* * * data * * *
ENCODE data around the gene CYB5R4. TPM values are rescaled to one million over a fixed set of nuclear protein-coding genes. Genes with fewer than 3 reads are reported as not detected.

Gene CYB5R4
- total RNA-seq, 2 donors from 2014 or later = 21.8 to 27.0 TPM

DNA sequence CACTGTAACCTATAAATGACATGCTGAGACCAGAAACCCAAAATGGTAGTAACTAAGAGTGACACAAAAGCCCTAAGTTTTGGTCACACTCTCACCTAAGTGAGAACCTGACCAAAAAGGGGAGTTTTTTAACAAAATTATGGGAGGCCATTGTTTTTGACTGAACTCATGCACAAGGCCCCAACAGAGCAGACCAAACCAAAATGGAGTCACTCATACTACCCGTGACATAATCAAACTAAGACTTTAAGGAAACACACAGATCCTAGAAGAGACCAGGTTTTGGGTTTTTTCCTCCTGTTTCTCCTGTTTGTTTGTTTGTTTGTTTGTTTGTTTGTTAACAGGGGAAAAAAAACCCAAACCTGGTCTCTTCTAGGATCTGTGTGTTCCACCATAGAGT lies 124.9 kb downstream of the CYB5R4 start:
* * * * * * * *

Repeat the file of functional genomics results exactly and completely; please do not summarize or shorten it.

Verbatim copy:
ENCODE data around the gene CYB5R4. TPM values are rescaled to one million over a fixed set of nuclear protein-coding genes. Genes with fewer than 3 reads are reported as not detected.

Gene CYB5R4
- total RNA-seq, 2 donors from 2014 or later = 21.8 to 27.0 TPM

DNA sequence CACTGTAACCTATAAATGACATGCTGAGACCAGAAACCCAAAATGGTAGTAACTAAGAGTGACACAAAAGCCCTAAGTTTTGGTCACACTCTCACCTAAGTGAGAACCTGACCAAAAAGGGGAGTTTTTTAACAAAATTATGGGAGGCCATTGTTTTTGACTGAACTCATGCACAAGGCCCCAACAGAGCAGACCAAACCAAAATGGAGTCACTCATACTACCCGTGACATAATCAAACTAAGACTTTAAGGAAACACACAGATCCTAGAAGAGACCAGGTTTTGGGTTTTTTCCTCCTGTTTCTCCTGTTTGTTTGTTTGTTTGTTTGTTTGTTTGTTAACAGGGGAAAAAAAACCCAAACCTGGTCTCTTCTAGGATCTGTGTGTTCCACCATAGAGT lies 124.9 kb downstream of the CYB5R4 start: